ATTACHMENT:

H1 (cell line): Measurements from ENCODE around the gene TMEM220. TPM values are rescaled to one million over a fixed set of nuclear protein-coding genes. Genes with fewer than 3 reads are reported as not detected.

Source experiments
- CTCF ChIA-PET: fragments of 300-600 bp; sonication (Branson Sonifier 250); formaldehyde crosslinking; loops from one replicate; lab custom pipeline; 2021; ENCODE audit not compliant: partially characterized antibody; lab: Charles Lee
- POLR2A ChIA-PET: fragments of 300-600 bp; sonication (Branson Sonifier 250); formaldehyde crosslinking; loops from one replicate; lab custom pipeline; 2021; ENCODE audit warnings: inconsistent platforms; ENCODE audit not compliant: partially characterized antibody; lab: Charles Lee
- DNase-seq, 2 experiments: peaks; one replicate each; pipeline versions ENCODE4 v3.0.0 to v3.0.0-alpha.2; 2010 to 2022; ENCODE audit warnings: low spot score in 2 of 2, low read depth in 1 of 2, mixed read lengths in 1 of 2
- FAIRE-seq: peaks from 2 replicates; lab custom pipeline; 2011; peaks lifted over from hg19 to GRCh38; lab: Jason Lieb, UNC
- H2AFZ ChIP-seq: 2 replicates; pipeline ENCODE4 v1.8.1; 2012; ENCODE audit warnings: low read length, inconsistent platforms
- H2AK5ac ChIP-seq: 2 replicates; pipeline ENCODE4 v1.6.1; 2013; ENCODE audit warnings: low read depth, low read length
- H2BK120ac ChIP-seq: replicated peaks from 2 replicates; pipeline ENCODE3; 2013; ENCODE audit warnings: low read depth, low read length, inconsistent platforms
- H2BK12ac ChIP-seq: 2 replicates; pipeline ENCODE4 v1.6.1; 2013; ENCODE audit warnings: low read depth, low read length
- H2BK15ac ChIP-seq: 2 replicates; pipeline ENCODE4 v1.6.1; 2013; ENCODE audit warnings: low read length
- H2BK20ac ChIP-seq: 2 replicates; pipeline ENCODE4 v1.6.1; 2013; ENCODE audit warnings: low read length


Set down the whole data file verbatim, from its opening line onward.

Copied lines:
H1 (cell line): Measurements from ENCODE around the gene TMEM220. TPM values are rescaled to one million over a fixed set of nuclear protein-coding genes. Genes with fewer than 3 reads are reported as not detected.

Source experiments
- CTCF ChIA-PET: fragments of 300-600 bp; sonication (Branson Sonifier 250); formaldehyde crosslinking; loops from one replicate; lab custom pipeline; 2021; ENCODE audit not compliant: partially characterized antibody; lab: Charles Lee
- POLR2A ChIA-PET: fragments of 300-600 bp; sonication (Branson Sonifier 250); formaldehyde crosslinking; loops from one replicate; lab custom pipeline; 2021; ENCODE audit warnings: inconsistent platforms; ENCODE audit not compliant: partially characterized antibody; lab: Charles Lee
- DNase-seq, 2 experiments: peaks; one replicate each; pipeline versions ENCODE4 v3.0.0 to v3.0.0-alpha.2; 2010 to 2022; ENCODE audit warnings: low spot score in 2 of 2, low read depth in 1 of 2, mixed read lengths in 1 of 2
- FAIRE-seq: peaks from 2 replicates; lab custom pipeline; 2011; peaks lifted over from hg19 to GRCh38; lab: Jason Lieb, UNC
- H2AFZ ChIP-seq: 2 replicates; pipeline ENCODE4 v1.8.1; 2012; ENCODE audit warnings: low read length, inconsistent platforms
- H2AK5ac ChIP-seq: 2 replicates; pipeline ENCODE4 v1.6.1; 2013; ENCODE audit warnings: low read depth, low read length
- H2BK120ac ChIP-seq: replicated peaks from 2 replicates; pipeline ENCODE3; 2013; ENCODE audit warnings: low read depth, low read length, inconsistent platforms
- H2BK12ac ChIP-seq: 2 replicates; pipeline ENCODE4 v1.6.1; 2013; ENCODE audit warnings: low read depth, low read length
- H2BK15ac ChIP-seq: 2 replicates; pipeline ENCODE4 v1.6.1; 2013; ENCODE audit warnings: low read length
- H2BK20ac ChIP-seq: 2 replicates; pipeline ENCODE4 v1.6.1; 2013; ENCODE audit warnings: low read length